When school cranks up again in a few weeks, UNLV Professor Gregory Borchard will teach a class keyed to the work of Hunter S. Thompson, the large-living, charismatic author of Fear and Loathing in Las Vegas and other books. CityLife staffer Launce Rake interviewed Borchard for the Aug. 8 edition of the paper; here's a brief preview:
Hunter Thompson is, for some, a champion of drug and alcohol abuse. Any concern that your students, or outsiders, might view the class as an endorsement of a dangerous lifestyle?
I was concerned about that. … I would say to them, Look, if you think Thompson’s book is simply a glorification of the lifestyle, you’re dead wrong. He would say so too. If you miss the story and the style in the book in exchange for just the hallucinations, you miss the whole point. That’s not why he put it together. Thompson’s family members -- they want him to be remembered as a great wordsmith, not as a whacked lunatic on mescaline.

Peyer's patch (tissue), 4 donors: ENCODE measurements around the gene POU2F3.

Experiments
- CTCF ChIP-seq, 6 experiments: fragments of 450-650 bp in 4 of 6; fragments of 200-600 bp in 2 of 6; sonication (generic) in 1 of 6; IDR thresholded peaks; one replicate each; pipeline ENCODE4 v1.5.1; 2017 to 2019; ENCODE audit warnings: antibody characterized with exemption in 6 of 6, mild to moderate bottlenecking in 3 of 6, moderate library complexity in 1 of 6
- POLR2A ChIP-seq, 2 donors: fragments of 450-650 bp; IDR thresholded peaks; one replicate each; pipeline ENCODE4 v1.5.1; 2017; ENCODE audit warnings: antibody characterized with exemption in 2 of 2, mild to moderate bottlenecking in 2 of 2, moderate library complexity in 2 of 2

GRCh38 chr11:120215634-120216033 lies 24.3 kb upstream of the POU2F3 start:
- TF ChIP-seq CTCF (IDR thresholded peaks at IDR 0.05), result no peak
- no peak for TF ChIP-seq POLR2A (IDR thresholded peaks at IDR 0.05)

Despite his deserved reputation as a drug and alcohol abuser, Thompson was quite critical of the Summer of Love generation for getting high while abandoning the political convictions of the New Left and the artistic aspirations of the Beats. What would he think of today’s generation of college students?
Thompson probably would see two sides of this generation. They’re in a tough spot. This generation specifically, the gang coming out of college in the past three or four years, have had it about as rough as anything that we’ve seen since the Great Depression. But he would probably also see the shallow and stupid of our time, the video games and reality television. He would appreciate the difficulty and the challenges currently facing folks younger than you and me, but at the same time I doubt that he would see much room for hope. It’s really tough to be optimistic, especially these days. I don’t think Thompson would be optimistic at all.